Union organizers may be getting a new way to communicate with employees, at the cost of some of the confidentiality necessary for employees to feel safe in union activities.

Unions need ways to communicate with employees.  According to a ruling last week from the National Labor Relations Board (NLRB), union organizers might be getting a new way: email.  In 2007, the Republican-dominated NLRB ruled that employees could not use company-supplied email addresses.  In a reversal, last week, the NLRB issued a preliminary ruling suggesting that it may overturn that earlier decision.  [more below the fold]

As labor experts note, the ability to contact each other and communicate through university email accounts could very much affect the ability of adjuncts at private universities to continue to build on recent successes.  Not surprisingly, Forbes (ever that friend of the lowly worker) used only the most neutral language the headline above its reporting of the event, “NLRB Ruling Could Allow Unions to Usurp Company Email Account.”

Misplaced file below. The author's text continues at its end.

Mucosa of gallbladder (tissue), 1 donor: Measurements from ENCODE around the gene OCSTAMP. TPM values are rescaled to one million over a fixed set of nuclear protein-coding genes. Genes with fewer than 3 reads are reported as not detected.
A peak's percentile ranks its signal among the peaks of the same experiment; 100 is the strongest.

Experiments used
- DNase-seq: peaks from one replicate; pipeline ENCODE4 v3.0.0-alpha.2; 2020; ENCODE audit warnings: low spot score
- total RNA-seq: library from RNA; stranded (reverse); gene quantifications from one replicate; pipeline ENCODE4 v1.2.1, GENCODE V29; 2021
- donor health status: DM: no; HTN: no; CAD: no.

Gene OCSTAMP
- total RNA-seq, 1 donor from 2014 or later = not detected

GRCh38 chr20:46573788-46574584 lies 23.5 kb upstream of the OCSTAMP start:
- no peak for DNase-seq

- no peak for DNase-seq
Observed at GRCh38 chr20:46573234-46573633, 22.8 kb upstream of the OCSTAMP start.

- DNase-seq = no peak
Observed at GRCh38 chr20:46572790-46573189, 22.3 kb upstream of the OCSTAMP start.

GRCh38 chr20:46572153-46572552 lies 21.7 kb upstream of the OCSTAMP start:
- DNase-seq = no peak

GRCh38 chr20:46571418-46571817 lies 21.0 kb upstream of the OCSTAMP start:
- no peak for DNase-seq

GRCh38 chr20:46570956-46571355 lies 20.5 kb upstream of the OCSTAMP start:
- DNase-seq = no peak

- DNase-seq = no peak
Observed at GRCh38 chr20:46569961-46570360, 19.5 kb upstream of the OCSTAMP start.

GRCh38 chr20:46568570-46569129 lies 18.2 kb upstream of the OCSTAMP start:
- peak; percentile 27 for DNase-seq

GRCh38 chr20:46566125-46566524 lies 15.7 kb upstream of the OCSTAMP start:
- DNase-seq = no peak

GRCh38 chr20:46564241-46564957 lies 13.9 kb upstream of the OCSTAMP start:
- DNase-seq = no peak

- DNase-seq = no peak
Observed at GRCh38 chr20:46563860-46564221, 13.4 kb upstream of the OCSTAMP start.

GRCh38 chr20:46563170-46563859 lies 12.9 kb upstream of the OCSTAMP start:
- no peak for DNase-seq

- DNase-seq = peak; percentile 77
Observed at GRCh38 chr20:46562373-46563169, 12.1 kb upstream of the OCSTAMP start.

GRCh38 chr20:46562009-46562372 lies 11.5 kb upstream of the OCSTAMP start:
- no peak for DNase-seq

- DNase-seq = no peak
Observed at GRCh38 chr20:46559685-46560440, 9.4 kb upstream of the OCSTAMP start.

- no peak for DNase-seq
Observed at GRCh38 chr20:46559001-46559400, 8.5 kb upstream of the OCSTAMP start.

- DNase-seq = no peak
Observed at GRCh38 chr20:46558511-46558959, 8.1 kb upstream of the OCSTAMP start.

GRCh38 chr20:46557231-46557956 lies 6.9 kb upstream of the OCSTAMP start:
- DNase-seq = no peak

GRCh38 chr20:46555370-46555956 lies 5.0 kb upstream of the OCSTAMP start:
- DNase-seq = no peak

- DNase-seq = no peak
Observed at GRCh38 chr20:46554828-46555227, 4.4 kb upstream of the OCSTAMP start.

In any case, this only applies to private employers, and so private universities.  Private universities are not required to recognize unions, although they may.

One might think having access to emails for union activities would be an unalloyed good for pro-union employees, but  I’m not so sure.  We should remember that employers have full access to employee emails.  It’s more likely than not that just about any administration would be hostile to unionization.   Often those who spearhead unionization efforts are among universities’ most tenuous employees: full-time and part-time non-tenure track faculty.  For many of these faculty members, even just receiving an email from a union organizer might seem like a threat to their jobs.  In our union effort at BGSU my fine university, we encouraged everyone to get a non-BGSU mfu email account that we use for any sort of union business, both so that the administration didn’t know who we were (although they had a mostly good sense) and so that way we could have conversations about strategy without being worried about the administration’s prying eyes.

It can’t hurt for employees to have access to their email accounts for union business.  But union sympathizers must be careful in how they use their university emails, no matter what happens in this ruling.

 

Whatcha thinkin'?